Re: First Impression of HP 35sMessage #6 Posted by DavidB on 7 Oct 2007, 2:12 p.m.,in response to message #1 by DavidB I am curious. In addition to the 35s, what other hand-held RPN scientific calculator does not have a separate STO (or RCL) key? David Bailey Edited: 7 Oct 2007, 2:14 p.m.

 Re: First Impression of HP 35sMessage #7 Posted by Allen on 7 Oct 2007, 2:37 p.m.,in response to message #6 by DavidB The third generation 28c, 28s, 48/49/50 series. Also a number of algebraic: 8s, 10s,10b, 10bii,

 Models lacking unshifted STO and RCLMessage #8 Posted by Karl Schneider on 7 Oct 2007, 2:55 p.m.,in response to message #7 by Allen Q: I am curious. In addition to the 35s, what other hand-held RPN scientific calculator does not have a separate STO (or RCL) key? A: The third generation 28c, 28s, 48/49/50 series. Ah, but RCL is shifted in the RPL-based models, while STO is shifted on the HP-35s. Why is that? Answer: RCL is often unnecessary in RPL, as ENTER or other operation will recall a named variable. In RPN, STO need be used only once for storing a given value to a register, while RCL might be used many times. -- KS

 Re: First Impression of HP 35sMessage #9 Posted by DavidB on 7 Oct 2007, 4:12 p.m.,in response to message #7 by Allen Hi Allen and KS! Thanks for your response. I am curious, though, about non-RPL, non-graphing HP calculators. Is the 35s perhaps the first RPN without a dedicated STO (or RCL) key? Cheers! David Bailey Quote: The third generation 28c, 28s, 48/49/50 series. Also a number of algebraic: 8s, 10s,10b, 10bii, Edited: 7 Oct 2007, 4:14 p.m.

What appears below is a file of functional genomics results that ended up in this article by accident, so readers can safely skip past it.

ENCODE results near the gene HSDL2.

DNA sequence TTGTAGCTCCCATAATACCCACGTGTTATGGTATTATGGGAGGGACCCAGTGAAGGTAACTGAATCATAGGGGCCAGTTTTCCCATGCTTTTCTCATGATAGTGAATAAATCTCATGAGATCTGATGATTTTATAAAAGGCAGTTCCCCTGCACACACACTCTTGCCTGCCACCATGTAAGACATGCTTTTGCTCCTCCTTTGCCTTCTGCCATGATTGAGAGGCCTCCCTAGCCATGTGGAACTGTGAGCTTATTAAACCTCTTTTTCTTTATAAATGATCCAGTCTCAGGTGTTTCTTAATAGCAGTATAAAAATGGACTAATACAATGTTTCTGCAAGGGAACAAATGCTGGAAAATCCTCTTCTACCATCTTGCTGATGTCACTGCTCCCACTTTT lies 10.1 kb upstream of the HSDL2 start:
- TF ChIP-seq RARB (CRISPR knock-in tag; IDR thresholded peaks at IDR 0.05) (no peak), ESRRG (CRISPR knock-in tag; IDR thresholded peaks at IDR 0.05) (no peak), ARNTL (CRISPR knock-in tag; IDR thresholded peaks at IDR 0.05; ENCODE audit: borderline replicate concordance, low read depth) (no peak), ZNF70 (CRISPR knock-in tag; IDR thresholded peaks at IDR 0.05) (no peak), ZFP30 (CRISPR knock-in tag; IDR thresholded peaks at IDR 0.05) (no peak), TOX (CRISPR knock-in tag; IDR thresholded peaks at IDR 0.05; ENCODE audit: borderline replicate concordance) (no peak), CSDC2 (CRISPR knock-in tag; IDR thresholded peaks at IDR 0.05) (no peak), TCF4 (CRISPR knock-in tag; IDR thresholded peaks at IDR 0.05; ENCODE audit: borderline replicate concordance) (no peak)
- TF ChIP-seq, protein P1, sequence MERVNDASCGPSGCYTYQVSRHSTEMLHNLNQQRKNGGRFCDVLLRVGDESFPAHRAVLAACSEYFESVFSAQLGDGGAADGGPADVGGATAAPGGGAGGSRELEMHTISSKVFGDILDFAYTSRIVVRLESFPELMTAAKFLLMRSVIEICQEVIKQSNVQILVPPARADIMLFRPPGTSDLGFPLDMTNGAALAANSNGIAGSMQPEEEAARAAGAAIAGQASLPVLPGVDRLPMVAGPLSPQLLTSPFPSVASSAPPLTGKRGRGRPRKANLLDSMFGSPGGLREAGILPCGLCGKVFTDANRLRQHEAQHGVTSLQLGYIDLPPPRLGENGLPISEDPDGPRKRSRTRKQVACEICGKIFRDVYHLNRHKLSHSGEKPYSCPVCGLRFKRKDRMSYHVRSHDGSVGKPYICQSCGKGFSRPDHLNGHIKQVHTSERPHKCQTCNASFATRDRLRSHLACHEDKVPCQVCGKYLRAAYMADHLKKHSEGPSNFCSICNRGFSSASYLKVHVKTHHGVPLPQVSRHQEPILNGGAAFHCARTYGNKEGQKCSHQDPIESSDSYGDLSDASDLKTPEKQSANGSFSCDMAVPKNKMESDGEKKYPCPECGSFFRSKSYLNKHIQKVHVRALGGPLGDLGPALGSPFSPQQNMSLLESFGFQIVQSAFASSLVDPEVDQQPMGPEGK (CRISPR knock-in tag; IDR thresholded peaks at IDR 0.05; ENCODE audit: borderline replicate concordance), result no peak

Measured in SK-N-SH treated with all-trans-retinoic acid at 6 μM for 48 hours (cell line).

Re: First Impression of HP 35sMessage #10 Posted by Walter B on 7 Oct 2007, 4:44 p.m.,in response to message #9 by DavidB Hi David, Quote: Is the 35s perhaps the first RPN without a dedicated STO (or RCL) key? As far as I see it is the first RPN scientific with less than 2 keys for STO/RCL. It is also the first RPN scientific with a shifted STO. For financial calcs, other members are more competent. Enjoy, Walter

 Re: First Impression of HP 35sMessage #11 Posted by DaveJ on 7 Oct 2007, 6:39 p.m.,in response to message #10 by Walter B Quote: Hi David, As far as I see it is the first RPN scientific with less than 2 keys for STO/RCL. It is also the first RPN scientific with a shifted STO. For financial calcs, other members are more competent. Enjoy, Walter Mine has a "shifted" STO key. Given that there is no shift key, you simply press the button a 2nd time to access STO. Works very well indeed, and I think it's actually more intuitive than a shift key anyway. Dave.